IMC 2019: Sessions

Session 1530: Materiality and Medievalism, I: Nationalism and the Appropriation of Medieval Objects

Thursday 4 July 2019, 09.00-10.30

Sponsor:State University of New York, Oneonta
Organiser:April Harper, Department of History, State University of New York, Oneonta
Moderator/Chair:Karl Christian Alvestad, Department of History, University of Winchester
Paper 1530-aThe Tall Man's Ring: Tsar Kalojan between Medieval and Socialist Bulgaria
(Language: English)
Francesco Dall'Aglio, Department of Medieval History of Bulgaria, Institute for Historical Studies, Bulgarian Academy of Sciences
Francesco Dall'Aglio, Department of Medieval History of Bulgaria, Institute for Historical Studies, Bulgarian Academy of Sciences
Francesco Dall'Aglio, Department of Medieval History of Bulgaria, Institute for Historical Studies, Bulgarian Academy of Sciences
Index terms: Archaeology - Artefacts, Folk Studies, Medievalism and Antiquarianism, Political Thought
Paper 1530-bHistory/Divination/Hate: The Use of Medieval Runes as a Link to the Past, a Neo-Pagan Talisman, and a Thinly Veiled Sigil of Hate
(Language: English)
Donald Burke, English & Foreign Languages, Cerro Coso Community College, California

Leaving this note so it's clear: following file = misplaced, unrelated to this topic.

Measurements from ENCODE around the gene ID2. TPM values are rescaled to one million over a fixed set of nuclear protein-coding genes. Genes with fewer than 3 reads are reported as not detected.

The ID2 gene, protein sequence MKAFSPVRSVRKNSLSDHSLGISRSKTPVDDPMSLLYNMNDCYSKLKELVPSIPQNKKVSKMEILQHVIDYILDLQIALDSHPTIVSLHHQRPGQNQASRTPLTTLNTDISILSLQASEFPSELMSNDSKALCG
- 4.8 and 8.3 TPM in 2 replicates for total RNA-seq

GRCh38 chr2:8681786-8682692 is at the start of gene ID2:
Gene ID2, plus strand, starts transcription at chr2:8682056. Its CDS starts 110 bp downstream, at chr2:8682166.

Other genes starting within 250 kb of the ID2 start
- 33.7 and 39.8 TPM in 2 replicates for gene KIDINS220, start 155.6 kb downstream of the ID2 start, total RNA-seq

Donald Burke, English & Foreign Languages, Cerro Coso Community College, California
Donald Burke, English & Foreign Languages, Cerro Coso Community College, California
Index terms: Archaeology - Artefacts, Language and Literature - Scandinavian, Medievalism and Antiquarianism, Political Thought
Paper 1530-cMedievalism and Nation-Building in the French Revolution
(Language: English)
April Harper, Department of History, State University of New York, Oneonta
April Harper, Department of History, State University of New York, Oneonta
April Harper, Department of History, State University of New York, Oneonta
Index terms: Art History - General, Medievalism and Antiquarianism, Political Thought
Abstract

This session is focused on the use of medieval objects in nation-building and nationalism. The use of objects – in this case, jewelry, runic inscriptions, and general art – were powerful signifiers of imagined pasts. In some cases the objects helped to create an image of solidarity, while in others, the misuse of these objects created unwanted and dangerous links to the imagined past that have profound impact on the present.